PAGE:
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PostPosted: Wed Oct 11, 2006 2:36 pm 
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I haven't tried PCM1704 but I have tried AD844 as a common base stage for AD1865 and had good results, but not much different sounding than the already present discrete IV I had been using.


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PostPosted: Wed Oct 11, 2006 3:06 pm 
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Jocko Homo wrote:
I don't see anyone sending donations keeping John Curl or myself from living in the streets. All of us who used to make a living in this business has fallen on hard times, and the odds of it improving are damn near zero.

Sorry to hear that. I saw the writing on the wall in 1970 and took up computer programming. Getting in the door was hard because I didn’t have a degree but once inside I rode the wave and retired twenty years later. Because you are younger and smarter than me, you shouldn’t have any trouble making the switch.


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PostPosted: Wed Oct 11, 2006 3:20 pm 
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Ulas,

I use to be Chief Engineer at one of the top 10 hardware/software companies in the world and hated every minute of it. Computers suck the life out of people. I would not go back to that industry for anything. I was making the company myself well like tons of cash and what would I get out of it. Nothin... My bosses all have places in the Hamptons and 5000 sq foot grand rooms and what did I get out of it... I have a set of leather luggage I got for 15 years in.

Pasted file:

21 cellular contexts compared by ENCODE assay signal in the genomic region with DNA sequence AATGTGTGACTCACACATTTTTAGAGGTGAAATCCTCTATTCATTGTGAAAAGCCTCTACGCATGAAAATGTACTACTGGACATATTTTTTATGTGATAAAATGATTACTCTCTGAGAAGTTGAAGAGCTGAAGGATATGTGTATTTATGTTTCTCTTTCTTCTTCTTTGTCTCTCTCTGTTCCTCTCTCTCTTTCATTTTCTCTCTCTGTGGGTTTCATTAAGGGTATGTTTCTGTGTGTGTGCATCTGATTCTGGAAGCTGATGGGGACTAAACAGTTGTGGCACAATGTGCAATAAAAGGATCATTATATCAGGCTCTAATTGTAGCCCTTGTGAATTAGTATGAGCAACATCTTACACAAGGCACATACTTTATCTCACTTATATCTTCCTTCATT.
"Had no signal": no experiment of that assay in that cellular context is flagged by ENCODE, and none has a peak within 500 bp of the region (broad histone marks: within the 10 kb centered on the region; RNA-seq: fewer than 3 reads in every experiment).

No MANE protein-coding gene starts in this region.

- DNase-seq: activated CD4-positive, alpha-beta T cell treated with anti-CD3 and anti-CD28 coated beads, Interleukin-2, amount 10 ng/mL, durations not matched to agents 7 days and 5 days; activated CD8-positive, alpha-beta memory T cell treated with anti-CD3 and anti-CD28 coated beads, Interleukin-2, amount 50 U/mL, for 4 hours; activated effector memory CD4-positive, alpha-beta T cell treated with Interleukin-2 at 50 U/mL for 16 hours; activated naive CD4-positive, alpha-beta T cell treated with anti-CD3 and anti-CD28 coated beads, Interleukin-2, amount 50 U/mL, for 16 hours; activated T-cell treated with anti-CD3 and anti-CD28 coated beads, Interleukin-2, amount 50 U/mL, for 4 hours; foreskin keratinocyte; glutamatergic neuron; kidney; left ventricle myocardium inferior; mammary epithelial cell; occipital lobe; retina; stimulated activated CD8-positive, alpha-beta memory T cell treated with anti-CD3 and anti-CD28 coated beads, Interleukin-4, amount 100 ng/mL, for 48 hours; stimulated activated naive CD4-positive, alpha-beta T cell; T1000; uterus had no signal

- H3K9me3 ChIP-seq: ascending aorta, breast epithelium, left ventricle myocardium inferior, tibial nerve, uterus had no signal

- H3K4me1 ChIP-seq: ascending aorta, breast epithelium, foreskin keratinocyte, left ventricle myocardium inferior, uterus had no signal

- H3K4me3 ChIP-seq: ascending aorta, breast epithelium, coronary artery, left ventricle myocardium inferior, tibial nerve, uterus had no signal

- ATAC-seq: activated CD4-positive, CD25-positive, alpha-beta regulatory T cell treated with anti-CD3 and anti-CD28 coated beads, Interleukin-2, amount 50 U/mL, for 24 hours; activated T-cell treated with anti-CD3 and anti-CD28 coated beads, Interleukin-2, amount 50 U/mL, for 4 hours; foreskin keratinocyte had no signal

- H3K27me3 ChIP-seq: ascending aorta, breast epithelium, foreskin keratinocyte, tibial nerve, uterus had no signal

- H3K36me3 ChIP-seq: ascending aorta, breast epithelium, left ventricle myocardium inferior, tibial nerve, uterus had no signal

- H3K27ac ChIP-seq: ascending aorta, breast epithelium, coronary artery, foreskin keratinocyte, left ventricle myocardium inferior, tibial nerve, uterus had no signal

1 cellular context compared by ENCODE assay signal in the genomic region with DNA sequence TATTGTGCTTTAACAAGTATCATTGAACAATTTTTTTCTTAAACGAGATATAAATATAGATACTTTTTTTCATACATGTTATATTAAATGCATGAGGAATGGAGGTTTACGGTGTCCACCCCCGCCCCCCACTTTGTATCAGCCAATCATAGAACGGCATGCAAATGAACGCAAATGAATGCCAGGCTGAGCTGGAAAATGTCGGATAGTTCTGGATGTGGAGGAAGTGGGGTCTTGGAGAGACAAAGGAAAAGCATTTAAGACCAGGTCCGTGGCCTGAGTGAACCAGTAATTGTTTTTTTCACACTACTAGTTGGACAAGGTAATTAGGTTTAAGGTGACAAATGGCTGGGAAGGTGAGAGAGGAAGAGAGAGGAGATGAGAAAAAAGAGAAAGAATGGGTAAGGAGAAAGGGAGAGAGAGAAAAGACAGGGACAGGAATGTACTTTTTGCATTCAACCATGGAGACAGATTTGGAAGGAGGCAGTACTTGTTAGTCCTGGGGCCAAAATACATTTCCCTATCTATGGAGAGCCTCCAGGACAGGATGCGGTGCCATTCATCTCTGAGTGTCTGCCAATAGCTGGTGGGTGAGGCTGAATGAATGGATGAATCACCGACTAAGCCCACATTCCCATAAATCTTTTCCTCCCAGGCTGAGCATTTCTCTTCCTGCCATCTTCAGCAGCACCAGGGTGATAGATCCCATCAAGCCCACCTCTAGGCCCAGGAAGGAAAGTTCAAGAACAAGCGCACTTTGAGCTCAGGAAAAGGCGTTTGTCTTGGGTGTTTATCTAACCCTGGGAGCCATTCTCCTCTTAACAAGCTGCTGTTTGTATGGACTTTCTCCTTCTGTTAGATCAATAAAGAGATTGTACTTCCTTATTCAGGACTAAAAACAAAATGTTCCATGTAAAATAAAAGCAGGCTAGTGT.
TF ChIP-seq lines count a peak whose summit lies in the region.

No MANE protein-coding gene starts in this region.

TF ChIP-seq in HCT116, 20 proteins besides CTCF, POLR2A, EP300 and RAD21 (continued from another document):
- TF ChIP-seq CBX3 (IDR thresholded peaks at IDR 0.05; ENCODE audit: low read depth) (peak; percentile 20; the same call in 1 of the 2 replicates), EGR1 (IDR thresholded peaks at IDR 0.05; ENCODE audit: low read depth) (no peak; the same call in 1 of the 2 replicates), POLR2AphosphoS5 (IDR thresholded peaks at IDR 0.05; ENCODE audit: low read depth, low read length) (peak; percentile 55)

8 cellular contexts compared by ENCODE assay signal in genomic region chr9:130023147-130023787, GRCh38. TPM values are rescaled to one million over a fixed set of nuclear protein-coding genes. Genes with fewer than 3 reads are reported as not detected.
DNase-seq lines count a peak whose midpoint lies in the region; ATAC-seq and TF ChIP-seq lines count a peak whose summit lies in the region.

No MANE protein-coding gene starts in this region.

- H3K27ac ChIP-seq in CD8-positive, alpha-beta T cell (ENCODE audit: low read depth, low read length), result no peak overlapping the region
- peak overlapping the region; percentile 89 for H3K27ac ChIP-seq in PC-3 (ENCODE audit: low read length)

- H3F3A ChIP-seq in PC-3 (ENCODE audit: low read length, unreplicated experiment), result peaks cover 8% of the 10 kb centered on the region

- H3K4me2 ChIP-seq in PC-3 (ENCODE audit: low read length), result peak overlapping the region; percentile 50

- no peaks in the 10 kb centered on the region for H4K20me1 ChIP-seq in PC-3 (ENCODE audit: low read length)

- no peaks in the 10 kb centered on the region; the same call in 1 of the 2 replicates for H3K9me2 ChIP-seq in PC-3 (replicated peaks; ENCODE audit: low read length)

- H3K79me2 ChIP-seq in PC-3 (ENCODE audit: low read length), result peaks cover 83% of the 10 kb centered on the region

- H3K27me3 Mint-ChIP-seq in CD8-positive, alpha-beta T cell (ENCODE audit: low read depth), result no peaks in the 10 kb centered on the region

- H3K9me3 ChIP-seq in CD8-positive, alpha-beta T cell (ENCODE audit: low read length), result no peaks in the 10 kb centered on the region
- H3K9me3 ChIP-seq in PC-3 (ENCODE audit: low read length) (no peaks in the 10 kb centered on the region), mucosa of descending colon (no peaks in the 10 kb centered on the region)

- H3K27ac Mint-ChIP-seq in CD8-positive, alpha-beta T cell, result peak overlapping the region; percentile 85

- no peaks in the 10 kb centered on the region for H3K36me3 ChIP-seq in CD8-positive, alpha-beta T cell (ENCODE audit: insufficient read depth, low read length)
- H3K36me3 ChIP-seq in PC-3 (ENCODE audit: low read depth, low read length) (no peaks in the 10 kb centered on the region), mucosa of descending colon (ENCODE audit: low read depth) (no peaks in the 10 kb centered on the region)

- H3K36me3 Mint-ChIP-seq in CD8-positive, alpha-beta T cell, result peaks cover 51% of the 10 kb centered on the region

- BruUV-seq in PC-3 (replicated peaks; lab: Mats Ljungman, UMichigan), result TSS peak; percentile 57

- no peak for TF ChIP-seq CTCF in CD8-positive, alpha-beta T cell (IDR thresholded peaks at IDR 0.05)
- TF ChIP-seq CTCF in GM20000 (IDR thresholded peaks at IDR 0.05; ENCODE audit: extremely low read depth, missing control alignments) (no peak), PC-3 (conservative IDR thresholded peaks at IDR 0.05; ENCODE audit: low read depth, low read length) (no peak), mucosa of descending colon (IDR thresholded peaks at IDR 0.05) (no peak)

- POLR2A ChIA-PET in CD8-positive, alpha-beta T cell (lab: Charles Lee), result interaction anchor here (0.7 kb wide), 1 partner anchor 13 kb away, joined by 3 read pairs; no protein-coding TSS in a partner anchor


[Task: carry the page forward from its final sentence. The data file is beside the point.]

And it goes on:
As for making a living in Audio, I do ok... no not as good as above, but then again I have little stress.

It's not hard to make money in any industry. But you have to work for it. If no one knows your out there then nobodies going to know you selling something they may want.

Thanks
Gordon

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Gordon
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Wavelength Audio


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PostPosted: Wed Oct 11, 2006 3:42 pm 
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Who are you calling younger?

Jocko


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PostPosted: Wed Oct 11, 2006 5:05 pm 
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Jocko,

They say it's all in the mind :)

Who are they anyways?
Gordon

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Gordon
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Wavelength Audio


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PostPosted: Wed Oct 11, 2006 5:34 pm 
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I dunno.........!

Jocko


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PostPosted: Wed Oct 11, 2006 6:43 pm 
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Gordon wrote:
Computers suck the life out of people.


I agree.
I arrive at home at the end of the day almost dead. Turn on the soldering iron.
Then a couple of hours later I forget all the problems and stress during the day, and the problems to solve next day.